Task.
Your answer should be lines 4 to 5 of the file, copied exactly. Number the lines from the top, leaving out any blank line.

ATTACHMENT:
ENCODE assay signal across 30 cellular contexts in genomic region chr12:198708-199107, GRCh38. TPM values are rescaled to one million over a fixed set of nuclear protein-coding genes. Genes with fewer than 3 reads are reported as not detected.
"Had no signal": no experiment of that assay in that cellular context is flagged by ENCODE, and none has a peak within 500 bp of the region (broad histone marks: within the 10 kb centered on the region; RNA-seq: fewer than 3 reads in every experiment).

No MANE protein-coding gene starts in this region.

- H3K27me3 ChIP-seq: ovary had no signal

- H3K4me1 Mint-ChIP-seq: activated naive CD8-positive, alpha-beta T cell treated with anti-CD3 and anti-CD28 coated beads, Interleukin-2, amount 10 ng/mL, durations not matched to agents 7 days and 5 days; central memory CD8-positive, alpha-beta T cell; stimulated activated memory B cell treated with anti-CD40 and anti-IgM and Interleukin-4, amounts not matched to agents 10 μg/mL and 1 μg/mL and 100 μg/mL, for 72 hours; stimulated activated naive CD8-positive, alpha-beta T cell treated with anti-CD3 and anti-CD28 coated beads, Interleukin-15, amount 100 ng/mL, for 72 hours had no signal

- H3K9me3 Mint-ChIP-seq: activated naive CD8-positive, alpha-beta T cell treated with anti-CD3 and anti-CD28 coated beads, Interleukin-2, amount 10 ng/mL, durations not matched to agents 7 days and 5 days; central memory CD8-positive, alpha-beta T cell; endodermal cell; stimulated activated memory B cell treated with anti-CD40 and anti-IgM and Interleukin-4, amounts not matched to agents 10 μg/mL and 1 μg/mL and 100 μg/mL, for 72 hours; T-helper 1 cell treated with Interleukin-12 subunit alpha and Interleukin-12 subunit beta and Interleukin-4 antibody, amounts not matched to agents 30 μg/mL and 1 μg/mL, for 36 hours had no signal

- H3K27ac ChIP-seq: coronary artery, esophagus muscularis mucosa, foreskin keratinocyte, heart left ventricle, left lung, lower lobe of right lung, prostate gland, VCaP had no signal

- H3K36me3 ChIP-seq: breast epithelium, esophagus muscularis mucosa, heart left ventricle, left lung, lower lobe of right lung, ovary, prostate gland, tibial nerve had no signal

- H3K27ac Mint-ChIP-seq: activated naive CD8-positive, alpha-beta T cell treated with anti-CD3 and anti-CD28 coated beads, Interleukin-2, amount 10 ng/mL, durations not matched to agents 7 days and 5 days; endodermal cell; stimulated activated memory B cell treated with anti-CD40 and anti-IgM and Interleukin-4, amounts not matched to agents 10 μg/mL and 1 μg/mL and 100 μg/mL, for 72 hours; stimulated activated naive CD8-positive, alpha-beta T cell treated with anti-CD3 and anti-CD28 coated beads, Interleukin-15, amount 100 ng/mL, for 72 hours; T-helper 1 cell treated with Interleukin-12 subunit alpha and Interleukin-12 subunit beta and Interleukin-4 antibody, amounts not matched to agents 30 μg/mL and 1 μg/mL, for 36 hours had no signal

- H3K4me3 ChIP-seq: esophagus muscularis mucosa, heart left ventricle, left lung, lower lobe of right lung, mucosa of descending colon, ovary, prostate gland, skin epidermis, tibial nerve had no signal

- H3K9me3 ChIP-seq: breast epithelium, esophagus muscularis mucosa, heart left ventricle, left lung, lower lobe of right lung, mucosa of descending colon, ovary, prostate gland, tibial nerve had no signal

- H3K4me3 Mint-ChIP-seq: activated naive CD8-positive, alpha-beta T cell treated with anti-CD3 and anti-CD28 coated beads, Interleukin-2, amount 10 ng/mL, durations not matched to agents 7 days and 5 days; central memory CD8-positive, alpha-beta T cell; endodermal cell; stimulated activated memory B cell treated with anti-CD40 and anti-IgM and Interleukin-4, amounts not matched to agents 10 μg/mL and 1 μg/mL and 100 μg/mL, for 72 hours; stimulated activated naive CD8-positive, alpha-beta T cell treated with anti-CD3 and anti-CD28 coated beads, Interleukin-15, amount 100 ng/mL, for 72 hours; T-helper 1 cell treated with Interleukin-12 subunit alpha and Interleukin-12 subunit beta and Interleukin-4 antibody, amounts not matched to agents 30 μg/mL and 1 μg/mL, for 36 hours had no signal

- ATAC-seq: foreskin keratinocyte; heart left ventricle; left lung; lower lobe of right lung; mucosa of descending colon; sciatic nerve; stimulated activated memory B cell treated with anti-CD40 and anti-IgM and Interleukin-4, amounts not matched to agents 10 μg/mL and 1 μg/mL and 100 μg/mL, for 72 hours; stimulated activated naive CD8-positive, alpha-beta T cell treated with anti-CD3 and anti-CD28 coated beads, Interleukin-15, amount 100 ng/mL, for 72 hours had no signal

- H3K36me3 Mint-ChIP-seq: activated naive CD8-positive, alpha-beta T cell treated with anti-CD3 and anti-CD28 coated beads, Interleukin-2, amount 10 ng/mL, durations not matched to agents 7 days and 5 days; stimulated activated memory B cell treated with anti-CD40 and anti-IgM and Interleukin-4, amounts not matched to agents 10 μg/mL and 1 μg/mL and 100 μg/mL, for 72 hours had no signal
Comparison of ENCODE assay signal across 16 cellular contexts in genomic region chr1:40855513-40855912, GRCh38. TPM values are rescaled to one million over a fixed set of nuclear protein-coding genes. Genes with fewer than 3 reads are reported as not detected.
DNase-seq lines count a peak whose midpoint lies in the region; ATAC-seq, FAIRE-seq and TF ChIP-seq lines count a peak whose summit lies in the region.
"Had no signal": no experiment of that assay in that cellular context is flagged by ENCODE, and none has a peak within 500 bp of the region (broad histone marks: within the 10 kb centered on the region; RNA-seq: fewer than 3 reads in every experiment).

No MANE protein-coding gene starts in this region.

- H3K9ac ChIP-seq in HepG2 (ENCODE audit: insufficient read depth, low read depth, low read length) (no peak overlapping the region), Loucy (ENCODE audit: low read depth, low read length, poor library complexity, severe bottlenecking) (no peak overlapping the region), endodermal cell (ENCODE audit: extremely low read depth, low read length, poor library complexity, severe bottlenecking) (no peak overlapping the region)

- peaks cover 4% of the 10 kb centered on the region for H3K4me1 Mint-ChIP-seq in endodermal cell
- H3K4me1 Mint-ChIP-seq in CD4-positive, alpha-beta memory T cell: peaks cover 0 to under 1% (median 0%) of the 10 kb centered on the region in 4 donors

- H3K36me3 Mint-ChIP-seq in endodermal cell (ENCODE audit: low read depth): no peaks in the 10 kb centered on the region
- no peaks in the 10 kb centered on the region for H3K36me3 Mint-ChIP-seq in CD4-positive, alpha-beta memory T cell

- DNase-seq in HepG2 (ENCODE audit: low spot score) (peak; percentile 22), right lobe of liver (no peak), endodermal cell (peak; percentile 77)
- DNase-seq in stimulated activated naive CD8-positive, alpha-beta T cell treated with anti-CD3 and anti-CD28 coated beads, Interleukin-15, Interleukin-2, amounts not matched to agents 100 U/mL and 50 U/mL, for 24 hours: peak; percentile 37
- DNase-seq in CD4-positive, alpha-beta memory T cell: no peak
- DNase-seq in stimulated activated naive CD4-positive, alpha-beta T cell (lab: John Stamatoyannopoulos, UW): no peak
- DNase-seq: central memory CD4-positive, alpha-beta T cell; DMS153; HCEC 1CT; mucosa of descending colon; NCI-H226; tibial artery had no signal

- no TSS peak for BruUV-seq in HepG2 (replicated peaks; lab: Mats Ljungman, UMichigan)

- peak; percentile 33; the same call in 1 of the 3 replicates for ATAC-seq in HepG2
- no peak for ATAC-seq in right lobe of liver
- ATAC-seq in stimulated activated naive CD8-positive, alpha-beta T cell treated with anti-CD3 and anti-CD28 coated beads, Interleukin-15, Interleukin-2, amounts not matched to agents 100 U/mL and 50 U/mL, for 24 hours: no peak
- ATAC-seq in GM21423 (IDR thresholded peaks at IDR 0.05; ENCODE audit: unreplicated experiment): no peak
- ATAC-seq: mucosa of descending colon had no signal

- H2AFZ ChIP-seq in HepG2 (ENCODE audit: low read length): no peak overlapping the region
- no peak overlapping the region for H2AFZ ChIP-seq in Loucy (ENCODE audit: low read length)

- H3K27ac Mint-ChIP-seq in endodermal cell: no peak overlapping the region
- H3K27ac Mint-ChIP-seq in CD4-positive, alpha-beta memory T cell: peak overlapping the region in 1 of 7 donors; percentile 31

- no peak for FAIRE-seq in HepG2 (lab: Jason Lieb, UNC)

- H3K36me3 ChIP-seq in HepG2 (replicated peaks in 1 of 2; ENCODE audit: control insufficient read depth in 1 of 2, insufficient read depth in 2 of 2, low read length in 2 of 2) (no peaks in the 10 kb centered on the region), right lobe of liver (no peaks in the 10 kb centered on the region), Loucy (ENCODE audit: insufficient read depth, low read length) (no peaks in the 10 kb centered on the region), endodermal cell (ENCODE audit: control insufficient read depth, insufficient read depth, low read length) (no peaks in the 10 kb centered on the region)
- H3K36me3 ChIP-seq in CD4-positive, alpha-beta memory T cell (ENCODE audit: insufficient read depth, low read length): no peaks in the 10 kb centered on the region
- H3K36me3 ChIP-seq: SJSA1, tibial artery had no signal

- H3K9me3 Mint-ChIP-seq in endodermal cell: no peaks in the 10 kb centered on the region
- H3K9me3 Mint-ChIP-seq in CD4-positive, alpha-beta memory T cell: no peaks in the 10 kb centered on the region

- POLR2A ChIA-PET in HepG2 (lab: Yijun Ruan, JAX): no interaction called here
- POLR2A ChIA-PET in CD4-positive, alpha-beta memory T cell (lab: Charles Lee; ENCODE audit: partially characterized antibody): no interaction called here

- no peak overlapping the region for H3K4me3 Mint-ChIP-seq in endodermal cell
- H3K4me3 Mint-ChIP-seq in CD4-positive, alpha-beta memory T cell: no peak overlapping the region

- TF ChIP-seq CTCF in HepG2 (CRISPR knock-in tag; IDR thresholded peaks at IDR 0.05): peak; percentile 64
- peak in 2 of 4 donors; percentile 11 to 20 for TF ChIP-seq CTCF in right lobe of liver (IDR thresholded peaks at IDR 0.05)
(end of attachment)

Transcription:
- H3K27me3 ChIP-seq: ovary had no signal

- H3K4me1 Mint-ChIP-seq: activated naive CD8-positive, alpha-beta T cell treated with anti-CD3 and anti-CD28 coated beads, Interleukin-2, amount 10 ng/mL, durations not matched to agents 7 days and 5 days; central memory CD8-positive, alpha-beta T cell; stimulated activated memory B cell treated with anti-CD40 and anti-IgM and Interleukin-4, amounts not matched to agents 10 μg/mL and 1 μg/mL and 100 μg/mL, for 72 hours; stimulated activated naive CD8-positive, alpha-beta T cell treated with anti-CD3 and anti-CD28 coated beads, Interleukin-15, amount 100 ng/mL, for 72 hours had no signal